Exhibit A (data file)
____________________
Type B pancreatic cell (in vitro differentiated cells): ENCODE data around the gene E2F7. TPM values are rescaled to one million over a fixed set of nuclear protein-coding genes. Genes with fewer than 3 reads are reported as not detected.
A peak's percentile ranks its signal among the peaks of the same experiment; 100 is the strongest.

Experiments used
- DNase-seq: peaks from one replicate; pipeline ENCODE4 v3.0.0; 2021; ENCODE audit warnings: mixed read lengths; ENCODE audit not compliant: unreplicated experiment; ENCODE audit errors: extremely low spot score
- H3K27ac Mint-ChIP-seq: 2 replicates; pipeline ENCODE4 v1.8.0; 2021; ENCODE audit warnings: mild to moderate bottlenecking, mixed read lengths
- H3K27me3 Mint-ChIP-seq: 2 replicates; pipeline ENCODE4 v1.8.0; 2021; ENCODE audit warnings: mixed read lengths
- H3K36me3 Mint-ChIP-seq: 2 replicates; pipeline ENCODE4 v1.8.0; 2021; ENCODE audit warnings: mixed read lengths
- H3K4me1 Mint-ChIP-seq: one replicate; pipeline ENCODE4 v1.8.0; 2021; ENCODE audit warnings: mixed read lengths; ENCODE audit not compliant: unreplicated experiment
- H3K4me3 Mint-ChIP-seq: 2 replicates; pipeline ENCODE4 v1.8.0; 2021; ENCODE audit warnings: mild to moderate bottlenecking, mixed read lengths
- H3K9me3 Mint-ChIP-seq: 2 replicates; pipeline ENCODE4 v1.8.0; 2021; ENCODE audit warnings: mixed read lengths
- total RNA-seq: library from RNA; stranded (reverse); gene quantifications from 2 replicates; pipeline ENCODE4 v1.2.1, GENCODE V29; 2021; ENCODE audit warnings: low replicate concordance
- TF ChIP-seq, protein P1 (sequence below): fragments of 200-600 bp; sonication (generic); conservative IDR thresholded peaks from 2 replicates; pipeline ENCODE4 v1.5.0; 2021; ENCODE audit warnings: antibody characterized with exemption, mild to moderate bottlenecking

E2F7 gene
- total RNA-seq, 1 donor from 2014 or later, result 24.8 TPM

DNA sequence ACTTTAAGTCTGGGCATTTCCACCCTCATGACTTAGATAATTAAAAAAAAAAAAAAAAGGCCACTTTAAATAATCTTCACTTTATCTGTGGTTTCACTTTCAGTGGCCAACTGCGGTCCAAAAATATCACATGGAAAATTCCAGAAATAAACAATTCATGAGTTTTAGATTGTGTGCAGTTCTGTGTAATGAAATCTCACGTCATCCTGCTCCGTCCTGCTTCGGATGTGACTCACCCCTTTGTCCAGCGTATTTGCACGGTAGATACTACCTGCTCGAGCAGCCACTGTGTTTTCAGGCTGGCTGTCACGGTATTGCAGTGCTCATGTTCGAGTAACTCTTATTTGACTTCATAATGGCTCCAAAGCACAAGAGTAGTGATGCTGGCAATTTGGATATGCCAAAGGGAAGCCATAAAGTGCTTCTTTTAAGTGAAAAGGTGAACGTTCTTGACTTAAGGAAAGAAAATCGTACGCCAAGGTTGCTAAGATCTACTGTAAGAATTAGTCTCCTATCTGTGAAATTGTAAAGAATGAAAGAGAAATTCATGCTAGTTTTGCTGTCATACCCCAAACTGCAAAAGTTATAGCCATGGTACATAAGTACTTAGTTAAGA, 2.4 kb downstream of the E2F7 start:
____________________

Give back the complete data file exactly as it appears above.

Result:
Type B pancreatic cell (in vitro differentiated cells): ENCODE data around the gene E2F7. TPM values are rescaled to one million over a fixed set of nuclear protein-coding genes. Genes with fewer than 3 reads are reported as not detected.
A peak's percentile ranks its signal among the peaks of the same experiment; 100 is the strongest.

Experiments used
- DNase-seq: peaks from one replicate; pipeline ENCODE4 v3.0.0; 2021; ENCODE audit warnings: mixed read lengths; ENCODE audit not compliant: unreplicated experiment; ENCODE audit errors: extremely low spot score
- H3K27ac Mint-ChIP-seq: 2 replicates; pipeline ENCODE4 v1.8.0; 2021; ENCODE audit warnings: mild to moderate bottlenecking, mixed read lengths
- H3K27me3 Mint-ChIP-seq: 2 replicates; pipeline ENCODE4 v1.8.0; 2021; ENCODE audit warnings: mixed read lengths
- H3K36me3 Mint-ChIP-seq: 2 replicates; pipeline ENCODE4 v1.8.0; 2021; ENCODE audit warnings: mixed read lengths
- H3K4me1 Mint-ChIP-seq: one replicate; pipeline ENCODE4 v1.8.0; 2021; ENCODE audit warnings: mixed read lengths; ENCODE audit not compliant: unreplicated experiment
- H3K4me3 Mint-ChIP-seq: 2 replicates; pipeline ENCODE4 v1.8.0; 2021; ENCODE audit warnings: mild to moderate bottlenecking, mixed read lengths
- H3K9me3 Mint-ChIP-seq: 2 replicates; pipeline ENCODE4 v1.8.0; 2021; ENCODE audit warnings: mixed read lengths
- total RNA-seq: library from RNA; stranded (reverse); gene quantifications from 2 replicates; pipeline ENCODE4 v1.2.1, GENCODE V29; 2021; ENCODE audit warnings: low replicate concordance
- TF ChIP-seq, protein P1 (sequence below): fragments of 200-600 bp; sonication (generic); conservative IDR thresholded peaks from 2 replicates; pipeline ENCODE4 v1.5.0; 2021; ENCODE audit warnings: antibody characterized with exemption, mild to moderate bottlenecking

E2F7 gene
- total RNA-seq, 1 donor from 2014 or later, result 24.8 TPM

DNA sequence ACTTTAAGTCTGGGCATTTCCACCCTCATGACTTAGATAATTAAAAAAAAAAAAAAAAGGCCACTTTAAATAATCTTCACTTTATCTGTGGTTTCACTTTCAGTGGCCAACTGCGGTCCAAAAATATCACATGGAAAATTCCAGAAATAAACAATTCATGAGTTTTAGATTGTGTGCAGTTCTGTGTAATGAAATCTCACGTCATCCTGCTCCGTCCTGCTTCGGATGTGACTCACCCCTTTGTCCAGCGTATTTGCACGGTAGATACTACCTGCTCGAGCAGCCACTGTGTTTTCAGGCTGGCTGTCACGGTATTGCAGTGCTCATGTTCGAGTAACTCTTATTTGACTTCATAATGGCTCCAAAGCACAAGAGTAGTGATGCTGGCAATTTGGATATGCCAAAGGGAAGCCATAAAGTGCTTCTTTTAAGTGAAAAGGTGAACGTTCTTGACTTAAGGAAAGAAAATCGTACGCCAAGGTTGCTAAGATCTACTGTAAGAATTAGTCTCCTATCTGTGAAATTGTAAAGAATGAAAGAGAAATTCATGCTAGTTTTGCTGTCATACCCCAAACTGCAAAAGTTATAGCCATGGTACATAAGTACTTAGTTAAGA, 2.4 kb downstream of the E2F7 start: